Wednesday, July 20, 2011

The Force of Habit

Even though personality stabilizes by 20 and is virtually solidified by 50, this doesn't mean that all opportunity for growth stops in midlife. No matter what your age, it's still possible to change some of those habits that are holding you back from fulfilling your dreams.

In a new book titled Making Sense of People:  Decoding the Mysteries of Personality, leading neuroscientist Samuel Barondes cites the example of Benjamin Franklin

From his early twenties until he died at 85, Franklin worked to "guard...against the unremitting attraction of ancient habits and the force of perpetual temptations."

He settled on 13 virtues he wished to acquire:  t
emperance (eat not to dullness; drink not to elevation),  silence (speak not but what may benefit others and yourself), order (let each part of your business have its time), resolution (perform without fail what you resolve), frugality (make no expense but to do good to others or to yourself), industry (lose no time), sincerity (use no hurtful deceit), justice (wrong none by doing injuries), moderation (avoid extremes), cleanliness (tolerate no uncleanliness in body, clothes, or habitation), tranquility (be not disturbed at trifles), chastity (rarely use venery but for health or offspring), and humility.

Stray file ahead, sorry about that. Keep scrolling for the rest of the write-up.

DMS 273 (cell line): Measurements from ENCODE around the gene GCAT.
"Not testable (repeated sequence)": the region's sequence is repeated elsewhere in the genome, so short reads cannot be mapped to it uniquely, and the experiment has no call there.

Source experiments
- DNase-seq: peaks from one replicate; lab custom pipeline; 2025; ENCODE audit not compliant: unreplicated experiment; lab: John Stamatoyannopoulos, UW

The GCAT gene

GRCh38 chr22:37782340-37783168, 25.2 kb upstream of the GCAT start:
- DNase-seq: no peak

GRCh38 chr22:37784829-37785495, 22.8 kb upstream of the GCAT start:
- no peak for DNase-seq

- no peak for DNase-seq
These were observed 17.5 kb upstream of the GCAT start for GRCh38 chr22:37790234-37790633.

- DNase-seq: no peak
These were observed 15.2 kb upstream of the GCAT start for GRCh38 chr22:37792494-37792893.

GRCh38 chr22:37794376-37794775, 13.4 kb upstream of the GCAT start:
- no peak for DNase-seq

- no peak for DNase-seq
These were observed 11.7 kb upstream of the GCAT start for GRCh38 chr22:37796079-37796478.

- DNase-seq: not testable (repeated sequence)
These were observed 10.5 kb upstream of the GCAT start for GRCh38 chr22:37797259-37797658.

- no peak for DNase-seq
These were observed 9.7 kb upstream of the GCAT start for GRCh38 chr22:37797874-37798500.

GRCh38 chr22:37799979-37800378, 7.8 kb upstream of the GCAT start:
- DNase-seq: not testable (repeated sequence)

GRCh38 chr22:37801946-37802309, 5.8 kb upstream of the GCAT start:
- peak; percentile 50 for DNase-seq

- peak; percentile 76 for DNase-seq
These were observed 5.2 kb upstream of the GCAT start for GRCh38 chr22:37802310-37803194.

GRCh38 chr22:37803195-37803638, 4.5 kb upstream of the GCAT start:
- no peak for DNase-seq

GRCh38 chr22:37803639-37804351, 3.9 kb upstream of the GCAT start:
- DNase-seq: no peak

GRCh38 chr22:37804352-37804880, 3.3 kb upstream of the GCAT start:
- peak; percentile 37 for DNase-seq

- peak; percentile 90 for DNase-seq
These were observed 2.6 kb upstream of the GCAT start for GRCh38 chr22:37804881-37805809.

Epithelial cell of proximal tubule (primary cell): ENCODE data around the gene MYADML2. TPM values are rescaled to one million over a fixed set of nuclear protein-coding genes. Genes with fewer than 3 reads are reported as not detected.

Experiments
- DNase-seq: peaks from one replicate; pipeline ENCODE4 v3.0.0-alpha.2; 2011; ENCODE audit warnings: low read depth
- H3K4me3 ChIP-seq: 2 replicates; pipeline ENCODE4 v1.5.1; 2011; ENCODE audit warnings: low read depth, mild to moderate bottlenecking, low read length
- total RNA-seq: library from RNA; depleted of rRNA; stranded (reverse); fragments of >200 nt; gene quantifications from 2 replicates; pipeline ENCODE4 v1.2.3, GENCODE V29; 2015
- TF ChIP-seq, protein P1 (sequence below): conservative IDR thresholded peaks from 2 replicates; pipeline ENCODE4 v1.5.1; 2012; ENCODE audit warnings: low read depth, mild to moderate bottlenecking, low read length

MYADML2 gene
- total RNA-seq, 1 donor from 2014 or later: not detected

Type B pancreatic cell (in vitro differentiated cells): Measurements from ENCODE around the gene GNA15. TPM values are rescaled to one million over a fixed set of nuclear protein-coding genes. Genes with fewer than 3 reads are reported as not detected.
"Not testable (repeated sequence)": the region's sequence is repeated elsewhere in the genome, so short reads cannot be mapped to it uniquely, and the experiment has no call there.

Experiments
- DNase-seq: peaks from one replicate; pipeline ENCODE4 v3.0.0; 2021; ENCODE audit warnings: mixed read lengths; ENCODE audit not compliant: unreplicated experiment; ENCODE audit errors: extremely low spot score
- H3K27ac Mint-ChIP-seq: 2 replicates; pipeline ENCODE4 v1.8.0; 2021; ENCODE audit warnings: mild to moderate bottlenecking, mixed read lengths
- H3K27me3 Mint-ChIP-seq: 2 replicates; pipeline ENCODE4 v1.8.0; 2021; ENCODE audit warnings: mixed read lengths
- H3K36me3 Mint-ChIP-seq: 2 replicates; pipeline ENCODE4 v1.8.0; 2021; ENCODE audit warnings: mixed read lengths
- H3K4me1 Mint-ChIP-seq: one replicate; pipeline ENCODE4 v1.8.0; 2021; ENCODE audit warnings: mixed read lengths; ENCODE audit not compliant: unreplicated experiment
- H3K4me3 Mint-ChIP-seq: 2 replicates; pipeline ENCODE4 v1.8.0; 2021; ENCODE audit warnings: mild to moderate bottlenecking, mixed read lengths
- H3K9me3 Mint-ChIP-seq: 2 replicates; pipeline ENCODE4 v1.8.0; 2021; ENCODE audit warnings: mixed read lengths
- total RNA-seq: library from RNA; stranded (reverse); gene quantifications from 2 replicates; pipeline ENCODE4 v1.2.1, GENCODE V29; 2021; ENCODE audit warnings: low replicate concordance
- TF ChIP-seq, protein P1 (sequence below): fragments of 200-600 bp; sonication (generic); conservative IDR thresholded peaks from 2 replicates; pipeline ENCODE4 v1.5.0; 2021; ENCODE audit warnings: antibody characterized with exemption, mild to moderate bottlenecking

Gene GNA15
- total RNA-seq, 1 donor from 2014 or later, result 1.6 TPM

Focusing on one virtue per week, Franklin methodically worked his way down his list. Every 13 weeks, he’d start over again, keeping meticulous track of his progress in a tiny book in which he marked “by a little black spot, every fault [he] found upon examination to have been committed respecting that virtue."

Even in old age, Franklin carried his list with him.  In looking back at his life, he concluded:  “[T]hough I never arrived at the perfection I had been so ambitious of obtaining, but fell far short of it, yet I was, by the endeavor, a better and happier man than I otherwise should have been if I had not attempted it."


  1. I'll need to get this one - perfect for writing & creating characters, too.

  2. I enjoyed the book, Diane. It was a quick, but provocative read. (I read practically the whole book, minus the Endnotes, on a plane ride home from California the other day.) And you're right that it provides great material for creating characters.